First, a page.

We Didn’t Get Into Improv to Play It Safe!

bunny_slope_hidI’ve been coaching for around 10 years now. iO teams, indie teams and workshops across the country and I find one of the hardest things to try and teach improvisers is the importance of taking a risk. Jumping and hoping someone will catch you.

 

This, I feel, is one of the most important things in improv. Why we get into improv. When I first started skiing, way back when, my instructor told me, “Hey if you don’t fall down you’re not trying.” It seemed silly. I didn’t want to get all wet and nasty. I’ll just take it easy and hit the bunny slopes so I don’t get messy. Well that was no fun and I eventually stopped skiing because that’s all I ever did. I never tried to fall and get messy and therefore lost interest and never got better at it and always stuck to the bunny slopes. I feel this is the same in improv. The biggest thing students and some performers have a fear of is being afraid to fail, to fall flat on their faces in front of an audience or an instructor. Why? What will happen? You won’t land that huge sitcom? You won’t get that agent? That girl or guy you’ve been eyeing will get up and leave? You’ll embarrass yourself? We didn’t get into improv to play it safe. Live dangerously onstage and great things will come to you!

You should be doing improv to make yourself a better performer, a better artist and better ensemble member. Stretching, evolving and pushing the boundaries of everything you’ve been taught and then breaking through that. The wonderful and awesome teachers and coaches have given you a great foundation now it’s time to put your stamp on it. What do you think about the world? Tell us in your characters.

I can guarantee you that your favorite improvisers have fallen on their faces a thousand times over. I bet the reason those improvisers are your favorite is probably, not just because they’re funny, but the fact that they are doing something extraordinary and taking a huge risk and a huge leap off of a cliff knowing that their fellow ensemble will catch them. And even if they don’t get caught they know how to land on their feet.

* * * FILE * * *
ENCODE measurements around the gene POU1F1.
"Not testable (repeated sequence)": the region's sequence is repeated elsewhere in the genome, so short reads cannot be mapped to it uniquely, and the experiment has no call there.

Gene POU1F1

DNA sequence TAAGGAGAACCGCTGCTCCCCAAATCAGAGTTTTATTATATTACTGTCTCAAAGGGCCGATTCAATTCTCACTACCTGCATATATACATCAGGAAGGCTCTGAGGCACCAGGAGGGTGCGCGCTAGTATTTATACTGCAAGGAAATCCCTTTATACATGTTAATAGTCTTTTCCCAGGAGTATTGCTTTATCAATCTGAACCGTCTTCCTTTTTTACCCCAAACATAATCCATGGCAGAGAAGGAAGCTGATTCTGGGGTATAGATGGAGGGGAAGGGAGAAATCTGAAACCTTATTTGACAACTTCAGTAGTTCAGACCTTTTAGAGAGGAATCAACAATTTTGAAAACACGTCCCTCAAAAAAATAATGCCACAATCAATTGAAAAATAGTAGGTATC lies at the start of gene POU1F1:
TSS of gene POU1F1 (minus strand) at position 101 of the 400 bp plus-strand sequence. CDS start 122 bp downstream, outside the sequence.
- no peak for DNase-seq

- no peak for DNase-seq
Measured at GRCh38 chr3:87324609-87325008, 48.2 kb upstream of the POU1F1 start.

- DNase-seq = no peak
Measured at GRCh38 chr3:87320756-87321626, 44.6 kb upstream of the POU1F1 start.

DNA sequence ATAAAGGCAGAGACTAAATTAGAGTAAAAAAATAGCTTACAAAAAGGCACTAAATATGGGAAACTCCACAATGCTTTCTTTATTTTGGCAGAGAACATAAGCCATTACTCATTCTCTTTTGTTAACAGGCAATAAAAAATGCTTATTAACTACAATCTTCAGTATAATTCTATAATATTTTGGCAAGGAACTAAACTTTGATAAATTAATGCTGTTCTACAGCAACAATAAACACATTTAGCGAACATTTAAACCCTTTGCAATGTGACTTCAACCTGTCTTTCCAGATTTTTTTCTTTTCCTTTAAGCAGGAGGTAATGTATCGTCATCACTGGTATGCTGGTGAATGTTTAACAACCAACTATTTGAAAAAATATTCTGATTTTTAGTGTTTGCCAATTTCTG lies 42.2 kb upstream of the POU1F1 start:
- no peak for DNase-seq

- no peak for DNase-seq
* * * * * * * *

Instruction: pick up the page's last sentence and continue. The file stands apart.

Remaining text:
Do yourself a favor don’t just stay on the bunny slopes, every time you go to rehearsal or do a show make sure you hit the black diamonds! You’ll have more fun and surprise yourself.

Nick Armstrong

Nick is an Actor, Improvisor and Writer living in Los Angeles, CA. On TV Nick is currently on AMC’s Story Notes and has been on the Emmy-Award winning shows The Office and Grey’s Anatomy. He has also made appearances on Jimmy Kimmel Live and Parks and Recreation. Recently, Nick received a development deal for a TV Show he created for A&E.

Onstage Nick has trained at The Groundlings and iO West. You can catch him performing regularly at the world-famous iO West in Hollywood, CA on the famed genre-based group Kind Strangers and LA’s Longest and Critically Acclaimed Harold Team King Ten. Nick is also the Camp Director and Founder of Improv Utopia. And if that wasn’t enough, he is also one of the founding members of the National Improv Network. We are always looking for better ways to serve the community.

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